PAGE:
Not even the most pessimistic Detroit Tigers fans could have imagined that today could be the last day of the season.
But following the Tigers' ugly 6-3 loss to the Oakland Athletics in Game 3 on Monday afternoon, they face elimination in the ALDS at Comerica Park.
Oakland leads the best-of-five series two games to one.
Remember, most MLB experts picked the Tigers to go to the World Series before the season started. Last season, they lost to the San Francisco Giants in the Fall Classic.
The Tigers will start Doug Fister in the do-or-die game.
"When you're number is called, you're ready to go," said Fister about Game 4 at Comerica Park. "And that's kind of the way things have been and that's my mindset (Tuesday). It's not going to change anything. It's the same as any other start that we have made all year."
Under normal circumstances, you wouldn't question Fister getting his turn in the playoff rotation.
But with the season on the line and Max Scherzer and Justin Verlander in the dugout available, many wonder why Leyland won't call an audible and opt for one of those two starters on short rest. And if the Tigers can force a Game 5 in Oakland, Leyland would have one of his aces on full five days rest to pitch in the series finale.
It's not a crazy question after seeing the Dodgers do it on Monday night. The only difference is that LA was up in the series, 2-1, and going for the clincher. Rather than pitching their fourth starter in Game 4, the Dodgers opted for ace Clayton Kershaw.
The thinking was simple. They wanted to close out the series at home rather than let the Atlanta Braves back in and be forced to go to ATL for a deciding Game 5.
And even if the Dodgers lost, they would have a fully rested Zack Greinke for the final game of the series.
For sure, Tigers fans would be disappointed for the season to end with their aces -- who dominated the A's in Oakland in Games 1 and 2 -- on the bench.
Tigers fans thought Prince Fielder was the missing offensive piece when he signed here in 2011. And while Fielder's regular seasons have been reason to cheer -- filled with two 100-plus RBI seasons and a total of 55 home runs in his first two seasons in Motown -- his postseasons have left a lot to be desired.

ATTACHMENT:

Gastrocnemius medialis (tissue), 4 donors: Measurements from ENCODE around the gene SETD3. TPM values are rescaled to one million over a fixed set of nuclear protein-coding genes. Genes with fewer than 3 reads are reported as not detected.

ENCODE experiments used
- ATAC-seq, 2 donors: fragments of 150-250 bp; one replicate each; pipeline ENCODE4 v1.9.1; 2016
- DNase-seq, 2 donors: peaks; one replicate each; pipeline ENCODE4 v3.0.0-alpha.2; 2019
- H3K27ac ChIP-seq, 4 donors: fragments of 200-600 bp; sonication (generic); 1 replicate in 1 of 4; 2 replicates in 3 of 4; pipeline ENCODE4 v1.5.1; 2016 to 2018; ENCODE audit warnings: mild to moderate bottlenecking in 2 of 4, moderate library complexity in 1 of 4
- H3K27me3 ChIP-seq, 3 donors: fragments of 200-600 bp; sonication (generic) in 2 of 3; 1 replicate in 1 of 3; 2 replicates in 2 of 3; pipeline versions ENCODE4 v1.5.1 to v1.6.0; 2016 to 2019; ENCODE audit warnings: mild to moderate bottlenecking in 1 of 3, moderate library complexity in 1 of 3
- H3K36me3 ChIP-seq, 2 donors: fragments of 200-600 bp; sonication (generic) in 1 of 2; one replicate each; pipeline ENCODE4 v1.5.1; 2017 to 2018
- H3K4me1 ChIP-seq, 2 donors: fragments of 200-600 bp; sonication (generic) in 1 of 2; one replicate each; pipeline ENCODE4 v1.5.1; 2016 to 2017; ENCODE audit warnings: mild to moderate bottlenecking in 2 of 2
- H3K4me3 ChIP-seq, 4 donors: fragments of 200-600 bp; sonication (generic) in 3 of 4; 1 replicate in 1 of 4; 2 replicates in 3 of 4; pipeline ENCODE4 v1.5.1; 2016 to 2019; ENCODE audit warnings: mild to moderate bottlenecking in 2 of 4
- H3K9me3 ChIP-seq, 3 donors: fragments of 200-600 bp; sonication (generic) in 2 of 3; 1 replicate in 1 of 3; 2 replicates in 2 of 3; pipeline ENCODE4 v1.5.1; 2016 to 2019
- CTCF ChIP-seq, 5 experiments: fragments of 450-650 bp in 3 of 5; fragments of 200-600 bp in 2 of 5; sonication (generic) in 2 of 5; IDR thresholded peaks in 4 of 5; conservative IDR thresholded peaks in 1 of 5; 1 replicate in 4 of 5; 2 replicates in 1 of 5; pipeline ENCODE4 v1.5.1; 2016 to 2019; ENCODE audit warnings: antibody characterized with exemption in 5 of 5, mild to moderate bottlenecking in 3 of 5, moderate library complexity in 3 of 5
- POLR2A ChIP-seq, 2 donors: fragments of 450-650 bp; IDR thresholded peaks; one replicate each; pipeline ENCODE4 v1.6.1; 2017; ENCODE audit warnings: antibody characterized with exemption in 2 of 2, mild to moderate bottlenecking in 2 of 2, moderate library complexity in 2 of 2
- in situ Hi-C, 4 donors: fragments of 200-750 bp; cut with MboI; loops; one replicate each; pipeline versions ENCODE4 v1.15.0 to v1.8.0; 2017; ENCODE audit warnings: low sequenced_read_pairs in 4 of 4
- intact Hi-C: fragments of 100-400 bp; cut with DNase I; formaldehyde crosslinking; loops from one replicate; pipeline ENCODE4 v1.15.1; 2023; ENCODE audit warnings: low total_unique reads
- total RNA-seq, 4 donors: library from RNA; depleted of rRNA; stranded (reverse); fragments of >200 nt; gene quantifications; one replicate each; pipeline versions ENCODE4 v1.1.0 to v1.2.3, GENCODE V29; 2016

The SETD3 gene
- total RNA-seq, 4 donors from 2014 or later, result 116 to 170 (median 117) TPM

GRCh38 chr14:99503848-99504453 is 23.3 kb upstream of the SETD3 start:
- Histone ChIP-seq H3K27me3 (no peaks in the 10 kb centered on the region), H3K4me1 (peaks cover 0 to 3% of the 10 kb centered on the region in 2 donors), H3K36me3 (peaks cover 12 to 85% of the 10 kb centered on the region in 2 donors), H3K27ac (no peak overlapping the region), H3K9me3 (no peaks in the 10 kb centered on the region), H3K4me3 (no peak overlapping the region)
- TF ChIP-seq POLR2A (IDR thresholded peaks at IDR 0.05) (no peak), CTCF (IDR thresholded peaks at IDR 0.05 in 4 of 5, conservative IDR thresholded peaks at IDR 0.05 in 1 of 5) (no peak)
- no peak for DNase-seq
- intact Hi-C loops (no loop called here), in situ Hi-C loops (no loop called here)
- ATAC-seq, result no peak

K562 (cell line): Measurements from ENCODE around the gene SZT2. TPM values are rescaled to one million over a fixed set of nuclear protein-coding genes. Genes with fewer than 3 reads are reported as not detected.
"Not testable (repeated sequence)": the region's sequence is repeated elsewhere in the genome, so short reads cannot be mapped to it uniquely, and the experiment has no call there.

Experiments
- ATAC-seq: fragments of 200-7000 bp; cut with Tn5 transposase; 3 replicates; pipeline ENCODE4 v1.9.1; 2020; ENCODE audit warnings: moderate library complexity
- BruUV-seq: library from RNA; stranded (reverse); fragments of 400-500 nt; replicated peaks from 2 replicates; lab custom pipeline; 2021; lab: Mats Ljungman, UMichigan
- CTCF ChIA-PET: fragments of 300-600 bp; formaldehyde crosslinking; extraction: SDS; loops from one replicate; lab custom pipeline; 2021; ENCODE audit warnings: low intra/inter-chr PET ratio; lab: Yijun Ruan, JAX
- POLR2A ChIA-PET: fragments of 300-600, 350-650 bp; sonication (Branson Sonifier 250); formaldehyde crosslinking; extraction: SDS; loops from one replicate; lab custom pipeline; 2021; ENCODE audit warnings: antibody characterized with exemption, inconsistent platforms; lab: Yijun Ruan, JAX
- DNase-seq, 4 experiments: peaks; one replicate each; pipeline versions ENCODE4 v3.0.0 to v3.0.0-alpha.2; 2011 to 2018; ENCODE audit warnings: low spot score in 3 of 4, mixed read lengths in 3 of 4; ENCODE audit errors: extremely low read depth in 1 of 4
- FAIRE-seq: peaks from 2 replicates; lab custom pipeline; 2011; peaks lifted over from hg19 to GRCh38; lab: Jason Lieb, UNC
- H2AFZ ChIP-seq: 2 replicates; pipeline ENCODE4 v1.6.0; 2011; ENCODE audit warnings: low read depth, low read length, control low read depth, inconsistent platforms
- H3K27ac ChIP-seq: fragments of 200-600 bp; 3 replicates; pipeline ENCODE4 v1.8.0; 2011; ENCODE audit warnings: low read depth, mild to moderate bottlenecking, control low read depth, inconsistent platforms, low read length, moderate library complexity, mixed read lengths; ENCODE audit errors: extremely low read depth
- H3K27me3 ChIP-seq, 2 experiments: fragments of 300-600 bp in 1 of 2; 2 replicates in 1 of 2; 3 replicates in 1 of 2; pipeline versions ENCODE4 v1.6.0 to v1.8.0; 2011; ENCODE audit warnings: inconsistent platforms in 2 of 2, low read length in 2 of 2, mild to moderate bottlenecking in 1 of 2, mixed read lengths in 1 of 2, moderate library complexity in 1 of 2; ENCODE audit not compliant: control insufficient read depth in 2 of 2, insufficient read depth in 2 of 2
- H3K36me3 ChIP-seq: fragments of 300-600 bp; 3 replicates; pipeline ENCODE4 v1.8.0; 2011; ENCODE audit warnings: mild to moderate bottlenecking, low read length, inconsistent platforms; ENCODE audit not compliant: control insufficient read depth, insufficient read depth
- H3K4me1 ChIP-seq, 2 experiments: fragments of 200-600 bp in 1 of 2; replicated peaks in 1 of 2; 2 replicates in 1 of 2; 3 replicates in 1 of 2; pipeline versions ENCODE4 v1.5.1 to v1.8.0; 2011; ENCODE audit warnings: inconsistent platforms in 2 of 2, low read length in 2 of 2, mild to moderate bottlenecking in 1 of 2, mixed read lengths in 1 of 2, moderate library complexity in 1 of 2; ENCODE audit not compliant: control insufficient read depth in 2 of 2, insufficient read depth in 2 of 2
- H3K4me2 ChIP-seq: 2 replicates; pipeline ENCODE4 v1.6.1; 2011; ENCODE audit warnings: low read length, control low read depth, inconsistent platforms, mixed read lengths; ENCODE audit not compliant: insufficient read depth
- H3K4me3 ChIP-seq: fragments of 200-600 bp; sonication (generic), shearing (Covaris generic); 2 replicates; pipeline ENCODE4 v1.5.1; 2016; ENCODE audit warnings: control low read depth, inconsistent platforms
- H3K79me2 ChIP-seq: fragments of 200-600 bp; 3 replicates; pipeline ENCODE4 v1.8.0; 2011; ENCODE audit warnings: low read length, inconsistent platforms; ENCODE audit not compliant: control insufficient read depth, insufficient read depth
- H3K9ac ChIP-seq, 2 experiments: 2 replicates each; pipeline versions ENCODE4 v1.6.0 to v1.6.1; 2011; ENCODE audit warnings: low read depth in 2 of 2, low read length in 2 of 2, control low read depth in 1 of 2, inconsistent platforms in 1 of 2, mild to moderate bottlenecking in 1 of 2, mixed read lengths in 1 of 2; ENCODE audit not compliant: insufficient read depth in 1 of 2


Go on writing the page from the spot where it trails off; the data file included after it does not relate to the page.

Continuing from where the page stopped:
In fact, they have be a disaster.
Coming into Monday afternoon's Game 3 of the ALDS against the Oakland A's, Fielder was batting a woeful .167 in his 15 playoff games with the Tigers.
Fielder snapped out of his funk, going 2-for-4 with two singles.
"I felt all right," Fielder said. "I was trying not to do too much and hit it where it was pitched."
When Fielder stepped up to bat in the bottom of the fourth, he was overdue, to say the least. Fielder had just a lone single in his first eight at-bats in the five-game series.
"He swung the bat good today and he hit another line drive at the shortstop, he hit it hard," Leyland said. "He swung the bat exceptionally well."
With a man on first and one out and the Tigers down, 3-0, Fielder finally delivered with a single to left field.
It helped to ignite the Tigers to a three-run, ending a 20 straight scoreless innings streak in the series.
"Anytime you get down three and can jump and get three runs quick in one inning, it's always a good feeling," Fielder said. "But it just wasn't enough."
The Tigers -- who scored the most runs in MLB during the regular season -- scored three runs in the first inning of Game 1 in Oakland. Then, they couldn't buy a run until the fourth inning in Game 3.
With Miguel Cabrera, the 2012 Triple Crown winner, struggling with a hip injury, the Tigers needed Fielder to step up and supply power.
Coming into the game, Cabrera had just two extra base hits since Aug. 26. One was a homer.
"It's not just one guy, you can't blame one guy," said Cabrera when asked if Fielder had to pick up the slack in the power department with him playing hurt.